An Ancient Ritual: Los Voladores de Papantla
Remembering The Dance of the Pole Flyers Performed in Cholula, Puebla, Mexico
It was a warm afternoon at the National Museum of Anthropology in Mexico City, dozens of middle school scuttled around the sculptures while the staff tried to teach them about Mexico’s pre-Columbian heritage.
“Shhh, be quiet” said one of the teachers, allowing the guide to continue his explanation on the importance of the museum’s collection. His voice was calm and his detailed knowledge shone, as though he came from the past to vividly describe the many cultures that inhabited the Mexican Territory at different times in history.
Mesmerized by the size of the sculptures I got separated from the group and, for a few minutes, all I could hear was a reverent silence. Soon though, the sound of a mysterious drum and flute playing something I had never heard started to fill the emptiness of the gallery.
The hypnotic rhythm found me advancing toward it. When I realized that I was outside the museum, the spell was interrupted to search for a familiar face, and there it was: the face of my handsome classmate Antonio. Also captured by the music and curiosity, he had wondering outside as well.
It felt like the drum was squeezing my heart when Antonio recognized me from the crowd and invited me to sit next to him, just in time to watch the spectacle of “Los Voladores de Papantla” (Papantla Flyers).
Los Voladores de Papantla is a ritual ceremony practiced for years in certain areas of Mexico. It involves five people climbing a mighty 30-foot pole. One of “Voladores” remains at the top of the pole, playing a flute and drum while the others, attached to ropes, spin around the pole slowly descending until they reach the ground.
Each element of this ritual is a symbol; the four “voladores” or flyers represent the forth cardinal points (North, South, East and West) and the fourth elements (fire, water, air and earth). They rotate 13 times around the pole before landing in representation of the 52 weeks of the year (13 times around the pole x 4 voladores = 52). The performance takes about ten minutes, and the attire features feathers and hats. The acrobatic poses they adopt while in the air makes them look like birds. The production is an attempt to recreate the Mayan mythology of the creation, in which the main deity is a bird.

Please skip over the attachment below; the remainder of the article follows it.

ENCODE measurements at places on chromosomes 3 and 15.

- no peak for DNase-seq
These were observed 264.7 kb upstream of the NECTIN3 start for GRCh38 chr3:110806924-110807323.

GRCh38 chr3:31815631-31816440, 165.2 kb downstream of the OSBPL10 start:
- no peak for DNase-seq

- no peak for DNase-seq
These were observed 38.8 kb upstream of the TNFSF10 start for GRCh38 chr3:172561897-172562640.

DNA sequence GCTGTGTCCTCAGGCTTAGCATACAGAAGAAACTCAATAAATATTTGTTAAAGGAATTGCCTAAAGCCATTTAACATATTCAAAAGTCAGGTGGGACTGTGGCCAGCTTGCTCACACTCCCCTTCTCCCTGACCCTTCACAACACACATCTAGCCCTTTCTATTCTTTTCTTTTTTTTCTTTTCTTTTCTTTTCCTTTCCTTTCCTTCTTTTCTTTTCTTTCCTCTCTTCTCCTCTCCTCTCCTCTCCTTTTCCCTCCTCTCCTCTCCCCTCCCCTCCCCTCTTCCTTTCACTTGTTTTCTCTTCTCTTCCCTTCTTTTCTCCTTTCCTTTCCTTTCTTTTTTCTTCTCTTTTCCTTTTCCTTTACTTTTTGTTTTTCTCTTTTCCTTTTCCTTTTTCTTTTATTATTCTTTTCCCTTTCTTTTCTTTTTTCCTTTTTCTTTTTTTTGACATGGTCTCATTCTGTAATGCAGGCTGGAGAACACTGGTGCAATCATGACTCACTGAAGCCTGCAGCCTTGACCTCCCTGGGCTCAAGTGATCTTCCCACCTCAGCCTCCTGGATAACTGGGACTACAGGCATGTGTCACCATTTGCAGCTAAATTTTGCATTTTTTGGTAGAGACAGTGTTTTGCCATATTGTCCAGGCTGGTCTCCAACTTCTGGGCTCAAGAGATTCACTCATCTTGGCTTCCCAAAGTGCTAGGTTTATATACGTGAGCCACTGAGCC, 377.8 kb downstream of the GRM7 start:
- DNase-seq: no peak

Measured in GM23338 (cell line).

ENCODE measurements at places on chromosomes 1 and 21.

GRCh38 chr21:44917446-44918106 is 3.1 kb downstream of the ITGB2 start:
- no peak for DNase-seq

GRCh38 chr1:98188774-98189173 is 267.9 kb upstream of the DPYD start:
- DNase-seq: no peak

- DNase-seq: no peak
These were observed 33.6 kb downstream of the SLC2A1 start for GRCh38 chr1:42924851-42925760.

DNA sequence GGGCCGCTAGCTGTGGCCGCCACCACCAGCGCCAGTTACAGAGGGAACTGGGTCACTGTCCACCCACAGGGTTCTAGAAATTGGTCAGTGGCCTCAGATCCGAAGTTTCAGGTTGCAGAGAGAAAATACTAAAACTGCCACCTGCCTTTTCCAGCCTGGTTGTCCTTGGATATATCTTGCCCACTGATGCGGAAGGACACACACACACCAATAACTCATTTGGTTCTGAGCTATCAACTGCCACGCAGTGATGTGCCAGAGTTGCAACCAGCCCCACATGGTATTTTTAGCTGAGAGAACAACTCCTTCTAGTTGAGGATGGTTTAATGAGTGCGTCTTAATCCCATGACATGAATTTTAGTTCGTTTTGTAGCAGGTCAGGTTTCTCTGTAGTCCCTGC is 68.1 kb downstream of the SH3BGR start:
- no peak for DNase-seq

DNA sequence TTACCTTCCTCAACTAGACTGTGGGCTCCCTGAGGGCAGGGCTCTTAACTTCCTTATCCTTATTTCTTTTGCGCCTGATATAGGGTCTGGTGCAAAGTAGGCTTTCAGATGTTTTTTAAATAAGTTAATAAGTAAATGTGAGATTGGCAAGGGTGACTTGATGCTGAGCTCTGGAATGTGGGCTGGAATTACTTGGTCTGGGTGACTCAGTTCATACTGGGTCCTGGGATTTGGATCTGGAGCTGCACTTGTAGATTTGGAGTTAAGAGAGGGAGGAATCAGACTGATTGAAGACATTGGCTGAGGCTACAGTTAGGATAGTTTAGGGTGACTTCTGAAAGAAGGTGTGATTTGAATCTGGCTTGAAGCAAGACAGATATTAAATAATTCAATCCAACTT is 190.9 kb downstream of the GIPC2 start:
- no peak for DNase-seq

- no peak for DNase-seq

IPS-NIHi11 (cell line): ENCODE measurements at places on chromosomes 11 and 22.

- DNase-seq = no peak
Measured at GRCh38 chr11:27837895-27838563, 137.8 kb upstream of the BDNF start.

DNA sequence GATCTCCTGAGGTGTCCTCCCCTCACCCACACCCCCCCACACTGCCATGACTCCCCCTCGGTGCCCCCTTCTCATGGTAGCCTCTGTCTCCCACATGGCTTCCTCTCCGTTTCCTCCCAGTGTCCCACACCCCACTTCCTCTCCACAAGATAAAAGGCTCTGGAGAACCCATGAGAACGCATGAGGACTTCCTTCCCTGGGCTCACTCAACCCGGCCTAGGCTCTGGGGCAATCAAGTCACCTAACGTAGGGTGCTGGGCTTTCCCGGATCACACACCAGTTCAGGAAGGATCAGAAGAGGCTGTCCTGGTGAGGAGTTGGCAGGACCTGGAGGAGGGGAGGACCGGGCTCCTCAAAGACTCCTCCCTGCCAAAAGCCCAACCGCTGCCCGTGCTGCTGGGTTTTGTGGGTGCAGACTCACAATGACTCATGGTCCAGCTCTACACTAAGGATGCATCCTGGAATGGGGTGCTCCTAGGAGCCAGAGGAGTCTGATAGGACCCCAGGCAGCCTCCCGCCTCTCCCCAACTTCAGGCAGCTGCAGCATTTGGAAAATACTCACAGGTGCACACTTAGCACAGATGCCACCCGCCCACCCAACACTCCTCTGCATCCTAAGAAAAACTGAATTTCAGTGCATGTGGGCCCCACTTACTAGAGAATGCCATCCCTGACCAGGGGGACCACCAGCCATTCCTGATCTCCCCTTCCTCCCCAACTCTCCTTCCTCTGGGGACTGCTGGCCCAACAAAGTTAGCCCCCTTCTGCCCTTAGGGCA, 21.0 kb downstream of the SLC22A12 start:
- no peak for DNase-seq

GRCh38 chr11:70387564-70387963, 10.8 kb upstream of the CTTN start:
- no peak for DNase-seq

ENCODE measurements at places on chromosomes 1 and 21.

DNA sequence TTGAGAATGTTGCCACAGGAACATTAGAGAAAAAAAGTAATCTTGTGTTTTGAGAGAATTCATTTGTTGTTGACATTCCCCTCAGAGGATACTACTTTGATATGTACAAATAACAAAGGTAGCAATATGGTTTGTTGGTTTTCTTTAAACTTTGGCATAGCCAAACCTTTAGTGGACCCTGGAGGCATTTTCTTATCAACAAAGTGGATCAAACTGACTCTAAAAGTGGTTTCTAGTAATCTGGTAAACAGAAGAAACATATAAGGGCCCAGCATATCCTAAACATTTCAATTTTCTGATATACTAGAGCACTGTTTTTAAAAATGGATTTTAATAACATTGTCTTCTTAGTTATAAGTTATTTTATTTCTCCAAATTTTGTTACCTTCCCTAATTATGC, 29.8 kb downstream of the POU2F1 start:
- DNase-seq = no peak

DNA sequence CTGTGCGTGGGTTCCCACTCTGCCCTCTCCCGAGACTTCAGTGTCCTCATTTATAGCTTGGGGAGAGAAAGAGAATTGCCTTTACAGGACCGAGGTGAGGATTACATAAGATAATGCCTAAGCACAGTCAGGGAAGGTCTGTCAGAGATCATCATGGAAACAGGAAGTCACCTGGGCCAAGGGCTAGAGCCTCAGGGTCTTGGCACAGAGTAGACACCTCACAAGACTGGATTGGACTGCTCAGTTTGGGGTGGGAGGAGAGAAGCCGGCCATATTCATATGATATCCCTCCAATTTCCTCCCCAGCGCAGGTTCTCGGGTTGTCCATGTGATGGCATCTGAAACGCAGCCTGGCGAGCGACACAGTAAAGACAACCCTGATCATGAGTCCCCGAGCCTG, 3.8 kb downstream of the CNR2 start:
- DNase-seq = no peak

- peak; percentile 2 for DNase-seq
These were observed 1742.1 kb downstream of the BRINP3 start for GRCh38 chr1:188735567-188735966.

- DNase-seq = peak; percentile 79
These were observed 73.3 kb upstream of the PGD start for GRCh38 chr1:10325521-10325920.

Though the tradition originated with several ancient Mexican tribes, it is now attributed to the Totonacs, who resided near the city of Papantla in the state of Veracruz, thus their name. The ceremony began at least 450 years ago, and was created to appease the gods and bring rain during droughts. Traditionally the tallest tree in the area was cut and mounted in the village. Young boys would perform the ceremony, much like how it’s done today
Regardless of its origins, the ceremony has been performed for generations earning the recognition of Intangible Cultural Heritage by UNESCO, which obligates the country of Mexico to make continuous efforts to preserve and to promote this spectacular custom.
Many years later, I was in Cholula, a beautiful town just outside the city of Puebla, when I heard a flute and a drum inviting everyone in the town to witness the ritual.
This time I wasn’t looking for a familiar face under the spell of an unknown rhythm. My heart immediately recognized the sound and instead, I quickly grabbed my husband’s hand and ran across the plaza where the two of us found the best spot to watch the ceremony.
Sitting next to him with my past memories, I found happiness: a flute and drum, dancers flying above, a perfect spot under the warm sun, while eating Mexican candy and listening to the music of my childhood.